Sunday, April 17, 2011

Mark Thoma on Empirical Macro

This is a really excellent post by Mark Thoma. This is how people need to approach empirical macro, and why history is so important for good macroeconomics.


  1. Yes, Mark Thoma says that history makes up for incomplete information, but historical information is the biggest source of confirmation bias and narrative fallacy ever known.

    How many people do you know who were both good macroeconomists and good historians? Both very different and very difficult fields.

  2. What do you think about the role of the Lucas critique/Black Swans?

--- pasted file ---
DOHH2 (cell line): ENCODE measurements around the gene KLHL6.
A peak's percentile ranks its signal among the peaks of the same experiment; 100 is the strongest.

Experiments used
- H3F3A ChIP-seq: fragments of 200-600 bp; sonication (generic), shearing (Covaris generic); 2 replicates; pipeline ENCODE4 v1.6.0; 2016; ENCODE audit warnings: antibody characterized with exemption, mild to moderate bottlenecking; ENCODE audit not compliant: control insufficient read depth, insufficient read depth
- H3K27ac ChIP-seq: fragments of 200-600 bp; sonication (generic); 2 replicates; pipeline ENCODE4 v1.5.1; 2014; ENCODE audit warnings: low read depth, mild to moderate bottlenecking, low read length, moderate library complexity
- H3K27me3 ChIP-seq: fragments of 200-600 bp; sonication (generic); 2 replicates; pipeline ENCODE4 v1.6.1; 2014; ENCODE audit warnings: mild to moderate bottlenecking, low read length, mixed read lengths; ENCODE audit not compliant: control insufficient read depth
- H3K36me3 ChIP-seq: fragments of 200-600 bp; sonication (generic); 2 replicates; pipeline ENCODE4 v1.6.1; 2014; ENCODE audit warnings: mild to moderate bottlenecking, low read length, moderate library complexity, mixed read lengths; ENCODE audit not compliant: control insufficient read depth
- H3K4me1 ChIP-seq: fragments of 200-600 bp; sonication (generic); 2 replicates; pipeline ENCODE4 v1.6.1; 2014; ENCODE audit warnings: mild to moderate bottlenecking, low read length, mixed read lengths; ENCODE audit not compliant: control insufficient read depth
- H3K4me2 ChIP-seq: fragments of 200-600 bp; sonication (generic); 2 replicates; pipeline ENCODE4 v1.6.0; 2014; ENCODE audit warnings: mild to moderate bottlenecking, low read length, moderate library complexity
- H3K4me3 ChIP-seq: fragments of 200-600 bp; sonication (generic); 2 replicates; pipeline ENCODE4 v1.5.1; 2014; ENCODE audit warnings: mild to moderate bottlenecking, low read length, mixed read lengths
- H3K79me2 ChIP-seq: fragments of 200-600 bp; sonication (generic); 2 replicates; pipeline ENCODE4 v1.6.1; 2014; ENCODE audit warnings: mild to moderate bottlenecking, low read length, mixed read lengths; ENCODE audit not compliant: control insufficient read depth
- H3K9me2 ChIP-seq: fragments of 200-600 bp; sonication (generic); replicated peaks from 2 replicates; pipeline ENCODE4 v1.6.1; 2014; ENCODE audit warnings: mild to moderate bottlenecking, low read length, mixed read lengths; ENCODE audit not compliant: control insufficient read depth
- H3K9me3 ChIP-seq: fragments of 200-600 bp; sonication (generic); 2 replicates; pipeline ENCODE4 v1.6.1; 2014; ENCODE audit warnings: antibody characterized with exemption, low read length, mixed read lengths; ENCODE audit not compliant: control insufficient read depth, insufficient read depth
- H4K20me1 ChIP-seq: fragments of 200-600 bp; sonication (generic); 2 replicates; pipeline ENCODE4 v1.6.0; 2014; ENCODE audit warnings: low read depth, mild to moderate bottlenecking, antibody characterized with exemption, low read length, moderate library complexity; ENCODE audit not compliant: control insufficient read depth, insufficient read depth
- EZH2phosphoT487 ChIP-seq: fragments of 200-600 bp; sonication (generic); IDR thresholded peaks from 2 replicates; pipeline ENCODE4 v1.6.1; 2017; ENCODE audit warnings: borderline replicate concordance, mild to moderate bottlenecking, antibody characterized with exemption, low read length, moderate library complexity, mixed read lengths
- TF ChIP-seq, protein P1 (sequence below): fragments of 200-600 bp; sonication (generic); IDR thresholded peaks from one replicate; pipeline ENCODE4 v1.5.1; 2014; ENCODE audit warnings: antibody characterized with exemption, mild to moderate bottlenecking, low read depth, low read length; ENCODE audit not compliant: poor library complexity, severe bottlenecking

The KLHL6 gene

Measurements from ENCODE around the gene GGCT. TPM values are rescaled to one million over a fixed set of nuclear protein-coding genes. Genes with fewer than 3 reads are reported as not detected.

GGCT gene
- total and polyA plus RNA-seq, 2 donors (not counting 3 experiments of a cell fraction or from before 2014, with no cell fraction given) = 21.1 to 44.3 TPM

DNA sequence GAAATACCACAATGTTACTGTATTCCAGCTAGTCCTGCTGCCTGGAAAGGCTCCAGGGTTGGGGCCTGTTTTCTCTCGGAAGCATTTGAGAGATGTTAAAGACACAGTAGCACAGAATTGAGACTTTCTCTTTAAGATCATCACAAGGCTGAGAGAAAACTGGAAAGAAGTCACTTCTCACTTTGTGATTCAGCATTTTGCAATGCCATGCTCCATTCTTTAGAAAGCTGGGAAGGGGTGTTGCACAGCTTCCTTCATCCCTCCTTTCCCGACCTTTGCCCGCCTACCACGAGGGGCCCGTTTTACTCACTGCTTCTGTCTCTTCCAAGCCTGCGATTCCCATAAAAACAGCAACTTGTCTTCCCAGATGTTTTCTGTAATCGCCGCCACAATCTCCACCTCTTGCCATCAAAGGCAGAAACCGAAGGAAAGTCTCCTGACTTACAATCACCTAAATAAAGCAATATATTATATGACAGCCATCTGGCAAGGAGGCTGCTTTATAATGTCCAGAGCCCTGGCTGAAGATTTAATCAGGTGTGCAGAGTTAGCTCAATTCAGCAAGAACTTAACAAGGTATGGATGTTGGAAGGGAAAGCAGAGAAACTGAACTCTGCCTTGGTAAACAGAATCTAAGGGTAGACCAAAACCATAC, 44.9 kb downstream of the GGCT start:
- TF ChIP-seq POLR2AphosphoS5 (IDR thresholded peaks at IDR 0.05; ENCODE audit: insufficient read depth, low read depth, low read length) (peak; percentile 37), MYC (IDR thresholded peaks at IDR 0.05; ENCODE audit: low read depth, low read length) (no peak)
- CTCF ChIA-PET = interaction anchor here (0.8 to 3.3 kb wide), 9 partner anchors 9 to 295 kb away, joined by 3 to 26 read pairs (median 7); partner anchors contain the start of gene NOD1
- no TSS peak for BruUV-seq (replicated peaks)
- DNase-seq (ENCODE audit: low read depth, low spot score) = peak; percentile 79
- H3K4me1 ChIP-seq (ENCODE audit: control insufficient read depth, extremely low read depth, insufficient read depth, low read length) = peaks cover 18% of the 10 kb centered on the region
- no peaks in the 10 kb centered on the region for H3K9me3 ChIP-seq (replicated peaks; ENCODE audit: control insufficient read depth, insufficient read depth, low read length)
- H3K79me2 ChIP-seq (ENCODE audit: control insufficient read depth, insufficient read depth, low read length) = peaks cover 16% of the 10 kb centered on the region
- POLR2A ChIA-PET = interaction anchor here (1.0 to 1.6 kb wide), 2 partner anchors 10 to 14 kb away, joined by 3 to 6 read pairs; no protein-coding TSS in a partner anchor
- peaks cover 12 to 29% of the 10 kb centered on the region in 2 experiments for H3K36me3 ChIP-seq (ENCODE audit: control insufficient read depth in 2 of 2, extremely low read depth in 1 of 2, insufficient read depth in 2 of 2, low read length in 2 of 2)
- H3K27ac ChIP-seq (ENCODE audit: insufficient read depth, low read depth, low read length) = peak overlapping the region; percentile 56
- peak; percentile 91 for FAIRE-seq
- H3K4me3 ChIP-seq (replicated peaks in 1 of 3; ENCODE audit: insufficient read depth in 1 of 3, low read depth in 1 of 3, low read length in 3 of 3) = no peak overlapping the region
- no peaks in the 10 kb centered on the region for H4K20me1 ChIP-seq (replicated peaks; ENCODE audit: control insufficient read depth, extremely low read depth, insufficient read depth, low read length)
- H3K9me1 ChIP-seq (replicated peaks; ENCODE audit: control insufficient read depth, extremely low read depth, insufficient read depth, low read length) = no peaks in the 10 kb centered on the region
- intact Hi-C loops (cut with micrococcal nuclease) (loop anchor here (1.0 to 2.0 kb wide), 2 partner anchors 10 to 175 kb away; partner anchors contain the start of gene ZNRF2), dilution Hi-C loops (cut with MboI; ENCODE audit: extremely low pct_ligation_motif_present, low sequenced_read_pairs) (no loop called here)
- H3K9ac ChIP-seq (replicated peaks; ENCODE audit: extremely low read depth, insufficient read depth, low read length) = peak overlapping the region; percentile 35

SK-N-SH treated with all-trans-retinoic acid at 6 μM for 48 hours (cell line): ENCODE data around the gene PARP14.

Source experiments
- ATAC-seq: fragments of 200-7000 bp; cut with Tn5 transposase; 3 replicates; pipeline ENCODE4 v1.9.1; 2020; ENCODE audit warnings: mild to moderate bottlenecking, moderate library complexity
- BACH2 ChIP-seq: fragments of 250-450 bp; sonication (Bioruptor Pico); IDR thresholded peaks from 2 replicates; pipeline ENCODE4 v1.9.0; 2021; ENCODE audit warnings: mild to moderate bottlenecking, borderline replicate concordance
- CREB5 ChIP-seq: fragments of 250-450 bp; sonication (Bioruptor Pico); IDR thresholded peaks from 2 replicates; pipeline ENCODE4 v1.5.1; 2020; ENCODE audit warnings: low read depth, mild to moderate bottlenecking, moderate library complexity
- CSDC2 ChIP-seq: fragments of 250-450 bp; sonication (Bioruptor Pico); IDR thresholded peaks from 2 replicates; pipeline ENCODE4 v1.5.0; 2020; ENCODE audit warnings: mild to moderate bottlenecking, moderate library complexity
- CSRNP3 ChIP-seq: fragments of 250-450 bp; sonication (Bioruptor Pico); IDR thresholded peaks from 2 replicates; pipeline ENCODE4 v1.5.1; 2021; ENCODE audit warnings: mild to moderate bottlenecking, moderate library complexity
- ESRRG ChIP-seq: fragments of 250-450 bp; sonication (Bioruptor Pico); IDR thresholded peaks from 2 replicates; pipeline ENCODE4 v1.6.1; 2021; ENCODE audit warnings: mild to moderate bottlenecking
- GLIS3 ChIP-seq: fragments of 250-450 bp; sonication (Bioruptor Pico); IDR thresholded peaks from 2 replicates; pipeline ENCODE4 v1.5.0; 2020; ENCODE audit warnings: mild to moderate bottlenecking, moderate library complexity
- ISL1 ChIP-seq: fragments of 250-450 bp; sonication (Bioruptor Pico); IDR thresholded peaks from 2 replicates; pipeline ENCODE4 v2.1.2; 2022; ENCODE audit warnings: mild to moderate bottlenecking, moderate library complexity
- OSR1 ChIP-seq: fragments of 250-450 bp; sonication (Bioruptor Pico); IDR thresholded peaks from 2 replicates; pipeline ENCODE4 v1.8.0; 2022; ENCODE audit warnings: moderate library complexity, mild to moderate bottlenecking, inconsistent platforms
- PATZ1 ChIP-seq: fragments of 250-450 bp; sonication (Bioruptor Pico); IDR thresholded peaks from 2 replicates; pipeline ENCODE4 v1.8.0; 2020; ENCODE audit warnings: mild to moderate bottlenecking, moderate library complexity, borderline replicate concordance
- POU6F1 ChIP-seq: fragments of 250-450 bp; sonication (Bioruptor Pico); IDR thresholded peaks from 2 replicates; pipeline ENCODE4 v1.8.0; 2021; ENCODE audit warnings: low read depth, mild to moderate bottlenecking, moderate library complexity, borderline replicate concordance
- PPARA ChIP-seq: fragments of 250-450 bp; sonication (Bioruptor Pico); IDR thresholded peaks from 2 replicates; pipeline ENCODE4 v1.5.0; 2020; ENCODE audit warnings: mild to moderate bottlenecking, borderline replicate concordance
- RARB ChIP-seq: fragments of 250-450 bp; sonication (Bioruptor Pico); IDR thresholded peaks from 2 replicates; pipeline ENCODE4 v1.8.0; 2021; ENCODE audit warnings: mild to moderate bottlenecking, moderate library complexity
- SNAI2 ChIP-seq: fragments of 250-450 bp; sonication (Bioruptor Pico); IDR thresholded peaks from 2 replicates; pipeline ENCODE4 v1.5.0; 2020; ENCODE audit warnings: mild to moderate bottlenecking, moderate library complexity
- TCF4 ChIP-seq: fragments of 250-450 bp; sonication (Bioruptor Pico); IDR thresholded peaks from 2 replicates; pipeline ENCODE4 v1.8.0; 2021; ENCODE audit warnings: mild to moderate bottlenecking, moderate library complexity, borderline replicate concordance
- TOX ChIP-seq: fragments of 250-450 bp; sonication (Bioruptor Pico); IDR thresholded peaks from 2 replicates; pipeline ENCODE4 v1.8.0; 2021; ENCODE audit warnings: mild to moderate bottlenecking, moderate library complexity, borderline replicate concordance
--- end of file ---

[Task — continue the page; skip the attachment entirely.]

3. This would be the reason for doing the sort of critical historical thinking that Thoma is suggesting, right? If the Lucas critique is substantial, don't derive a general theory from a swath of data that may not apply under other circumstances. Or - take estimates from a certain period and understand their relevance to theory in light of the Lucas critique. Same with black swans. A liquidity trap theory ought not to be dismissed just because it's rare, and a multiplier relevant to a liquidity trap situation can't be derived from a post-war time series.


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